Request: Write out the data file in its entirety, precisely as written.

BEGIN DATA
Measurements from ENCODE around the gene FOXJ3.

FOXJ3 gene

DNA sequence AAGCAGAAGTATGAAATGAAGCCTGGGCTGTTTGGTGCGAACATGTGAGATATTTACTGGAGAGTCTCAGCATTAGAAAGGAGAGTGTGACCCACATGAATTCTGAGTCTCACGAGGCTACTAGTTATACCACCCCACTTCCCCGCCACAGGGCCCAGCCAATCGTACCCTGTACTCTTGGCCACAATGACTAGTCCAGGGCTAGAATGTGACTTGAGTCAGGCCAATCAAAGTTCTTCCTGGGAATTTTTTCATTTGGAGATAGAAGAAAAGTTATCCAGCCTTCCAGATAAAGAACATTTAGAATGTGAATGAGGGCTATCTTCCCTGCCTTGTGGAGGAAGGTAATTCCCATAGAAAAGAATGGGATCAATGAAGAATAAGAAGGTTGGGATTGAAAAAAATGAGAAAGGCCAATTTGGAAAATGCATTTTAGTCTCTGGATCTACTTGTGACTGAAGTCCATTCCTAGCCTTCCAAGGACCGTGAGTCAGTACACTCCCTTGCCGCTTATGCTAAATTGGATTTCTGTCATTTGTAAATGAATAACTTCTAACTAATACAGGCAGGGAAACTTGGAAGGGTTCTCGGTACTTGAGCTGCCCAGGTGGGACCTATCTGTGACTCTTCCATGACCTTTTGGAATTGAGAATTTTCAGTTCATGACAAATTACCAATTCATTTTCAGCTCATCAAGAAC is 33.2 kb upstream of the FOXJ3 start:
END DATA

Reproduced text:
Measurements from ENCODE around the gene FOXJ3.

FOXJ3 gene

DNA sequence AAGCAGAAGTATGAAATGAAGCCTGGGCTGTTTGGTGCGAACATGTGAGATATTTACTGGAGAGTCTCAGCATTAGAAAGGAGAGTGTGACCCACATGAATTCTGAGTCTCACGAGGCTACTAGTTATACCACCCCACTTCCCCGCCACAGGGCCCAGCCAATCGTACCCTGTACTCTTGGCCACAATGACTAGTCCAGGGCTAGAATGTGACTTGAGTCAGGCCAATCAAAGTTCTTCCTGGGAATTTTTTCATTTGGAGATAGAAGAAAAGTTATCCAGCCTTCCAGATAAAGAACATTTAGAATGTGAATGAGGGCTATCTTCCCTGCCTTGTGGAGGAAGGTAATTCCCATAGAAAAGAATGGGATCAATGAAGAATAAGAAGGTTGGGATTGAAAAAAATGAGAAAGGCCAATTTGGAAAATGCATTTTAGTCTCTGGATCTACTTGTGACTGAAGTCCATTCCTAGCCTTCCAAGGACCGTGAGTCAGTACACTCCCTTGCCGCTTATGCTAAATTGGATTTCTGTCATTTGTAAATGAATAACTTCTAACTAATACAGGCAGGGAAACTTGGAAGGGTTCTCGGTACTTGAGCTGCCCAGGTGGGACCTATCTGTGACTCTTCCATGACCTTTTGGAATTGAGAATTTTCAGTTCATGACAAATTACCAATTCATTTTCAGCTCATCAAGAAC is 33.2 kb upstream of the FOXJ3 start: